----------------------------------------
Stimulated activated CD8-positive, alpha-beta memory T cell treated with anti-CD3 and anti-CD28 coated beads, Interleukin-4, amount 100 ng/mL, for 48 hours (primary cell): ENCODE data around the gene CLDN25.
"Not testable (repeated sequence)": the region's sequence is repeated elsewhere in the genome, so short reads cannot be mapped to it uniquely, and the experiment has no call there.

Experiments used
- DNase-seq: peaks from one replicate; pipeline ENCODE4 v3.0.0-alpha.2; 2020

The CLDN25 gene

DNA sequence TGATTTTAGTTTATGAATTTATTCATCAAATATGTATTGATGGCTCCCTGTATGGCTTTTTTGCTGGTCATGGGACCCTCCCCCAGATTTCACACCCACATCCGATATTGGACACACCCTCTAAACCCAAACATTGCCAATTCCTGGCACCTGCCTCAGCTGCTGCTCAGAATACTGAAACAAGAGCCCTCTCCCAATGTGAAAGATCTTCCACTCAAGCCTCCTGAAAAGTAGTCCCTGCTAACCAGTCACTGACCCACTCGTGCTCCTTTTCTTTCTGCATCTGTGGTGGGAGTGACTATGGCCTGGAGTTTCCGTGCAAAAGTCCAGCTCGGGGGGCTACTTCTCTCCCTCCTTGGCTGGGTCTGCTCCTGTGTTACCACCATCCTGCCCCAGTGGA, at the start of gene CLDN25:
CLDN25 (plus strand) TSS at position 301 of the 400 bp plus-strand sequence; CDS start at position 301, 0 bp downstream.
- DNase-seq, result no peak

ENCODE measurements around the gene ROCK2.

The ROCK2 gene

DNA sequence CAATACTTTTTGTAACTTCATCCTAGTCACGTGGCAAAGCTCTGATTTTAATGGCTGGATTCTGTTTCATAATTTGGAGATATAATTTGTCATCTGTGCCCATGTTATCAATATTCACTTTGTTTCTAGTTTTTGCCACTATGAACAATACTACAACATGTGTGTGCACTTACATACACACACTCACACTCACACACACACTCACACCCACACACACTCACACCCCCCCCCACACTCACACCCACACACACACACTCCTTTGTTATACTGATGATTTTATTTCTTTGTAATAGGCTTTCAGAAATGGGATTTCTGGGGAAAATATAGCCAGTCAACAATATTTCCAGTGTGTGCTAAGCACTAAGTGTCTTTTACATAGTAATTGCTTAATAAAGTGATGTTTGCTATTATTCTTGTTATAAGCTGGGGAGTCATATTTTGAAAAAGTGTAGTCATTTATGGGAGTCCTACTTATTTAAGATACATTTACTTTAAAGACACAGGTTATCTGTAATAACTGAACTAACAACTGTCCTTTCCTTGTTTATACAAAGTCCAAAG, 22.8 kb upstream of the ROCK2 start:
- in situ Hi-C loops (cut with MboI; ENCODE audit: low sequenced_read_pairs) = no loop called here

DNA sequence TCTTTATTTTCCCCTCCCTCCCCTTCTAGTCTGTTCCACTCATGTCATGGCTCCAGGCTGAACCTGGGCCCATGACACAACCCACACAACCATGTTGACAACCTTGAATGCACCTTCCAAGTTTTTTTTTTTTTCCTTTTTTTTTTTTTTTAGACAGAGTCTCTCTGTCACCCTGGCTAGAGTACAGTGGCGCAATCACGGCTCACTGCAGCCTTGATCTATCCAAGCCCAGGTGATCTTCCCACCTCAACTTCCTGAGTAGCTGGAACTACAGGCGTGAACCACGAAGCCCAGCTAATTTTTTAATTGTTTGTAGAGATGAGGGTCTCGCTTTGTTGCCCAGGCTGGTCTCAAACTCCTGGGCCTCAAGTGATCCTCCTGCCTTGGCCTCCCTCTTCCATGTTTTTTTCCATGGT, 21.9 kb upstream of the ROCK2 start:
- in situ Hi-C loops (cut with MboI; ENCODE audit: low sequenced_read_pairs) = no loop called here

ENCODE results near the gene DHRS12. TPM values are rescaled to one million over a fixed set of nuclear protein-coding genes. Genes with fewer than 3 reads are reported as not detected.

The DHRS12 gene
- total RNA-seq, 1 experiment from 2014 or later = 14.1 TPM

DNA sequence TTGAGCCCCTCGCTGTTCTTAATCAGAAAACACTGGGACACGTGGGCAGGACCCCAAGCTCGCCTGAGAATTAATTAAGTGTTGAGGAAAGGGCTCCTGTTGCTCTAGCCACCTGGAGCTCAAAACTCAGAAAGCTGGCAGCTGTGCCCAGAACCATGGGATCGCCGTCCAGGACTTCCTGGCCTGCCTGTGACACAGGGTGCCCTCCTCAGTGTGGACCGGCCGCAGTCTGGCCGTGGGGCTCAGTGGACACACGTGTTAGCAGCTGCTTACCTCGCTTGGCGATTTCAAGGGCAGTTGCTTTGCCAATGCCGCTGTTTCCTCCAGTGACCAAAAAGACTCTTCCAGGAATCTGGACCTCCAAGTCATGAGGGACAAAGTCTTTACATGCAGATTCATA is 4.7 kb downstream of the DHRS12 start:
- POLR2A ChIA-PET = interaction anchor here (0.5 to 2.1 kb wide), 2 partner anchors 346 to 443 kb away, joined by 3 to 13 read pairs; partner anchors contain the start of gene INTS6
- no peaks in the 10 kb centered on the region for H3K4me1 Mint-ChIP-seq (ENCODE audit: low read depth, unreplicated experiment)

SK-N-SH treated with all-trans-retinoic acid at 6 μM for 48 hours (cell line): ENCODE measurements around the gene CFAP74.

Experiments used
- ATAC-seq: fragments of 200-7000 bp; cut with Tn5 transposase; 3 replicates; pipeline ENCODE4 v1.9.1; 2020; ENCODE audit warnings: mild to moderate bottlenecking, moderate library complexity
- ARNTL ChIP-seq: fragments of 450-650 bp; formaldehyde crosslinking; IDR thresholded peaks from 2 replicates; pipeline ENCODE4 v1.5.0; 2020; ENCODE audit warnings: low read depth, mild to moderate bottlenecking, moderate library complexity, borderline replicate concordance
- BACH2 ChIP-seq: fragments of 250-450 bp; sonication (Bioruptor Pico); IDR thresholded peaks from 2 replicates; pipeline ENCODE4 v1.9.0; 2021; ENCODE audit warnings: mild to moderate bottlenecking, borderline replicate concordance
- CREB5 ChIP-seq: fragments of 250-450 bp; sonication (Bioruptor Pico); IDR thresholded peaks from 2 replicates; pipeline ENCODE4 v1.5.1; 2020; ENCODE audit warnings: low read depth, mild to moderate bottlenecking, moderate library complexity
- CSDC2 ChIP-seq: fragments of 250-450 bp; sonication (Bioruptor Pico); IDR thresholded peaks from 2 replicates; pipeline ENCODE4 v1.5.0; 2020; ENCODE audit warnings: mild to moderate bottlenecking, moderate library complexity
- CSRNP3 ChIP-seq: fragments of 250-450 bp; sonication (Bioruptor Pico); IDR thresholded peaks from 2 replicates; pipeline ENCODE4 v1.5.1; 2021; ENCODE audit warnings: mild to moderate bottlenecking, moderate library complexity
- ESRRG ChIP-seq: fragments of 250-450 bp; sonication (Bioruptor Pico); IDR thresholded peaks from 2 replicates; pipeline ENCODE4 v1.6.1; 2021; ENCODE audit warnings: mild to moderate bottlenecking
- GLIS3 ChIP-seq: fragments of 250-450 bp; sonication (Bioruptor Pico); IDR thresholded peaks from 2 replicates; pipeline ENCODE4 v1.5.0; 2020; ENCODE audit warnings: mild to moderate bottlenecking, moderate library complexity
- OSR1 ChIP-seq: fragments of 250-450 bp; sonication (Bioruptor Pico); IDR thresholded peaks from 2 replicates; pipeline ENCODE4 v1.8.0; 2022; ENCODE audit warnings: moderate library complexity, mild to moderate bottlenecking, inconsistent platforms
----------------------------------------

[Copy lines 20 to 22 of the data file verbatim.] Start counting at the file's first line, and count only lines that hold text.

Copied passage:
- no peaks in the 10 kb centered on the region for H3K4me1 Mint-ChIP-seq (ENCODE audit: low read depth, unreplicated experiment)

SK-N-SH treated with all-trans-retinoic acid at 6 μM for 48 hours (cell line): ENCODE measurements around the gene CFAP74.

Experiments used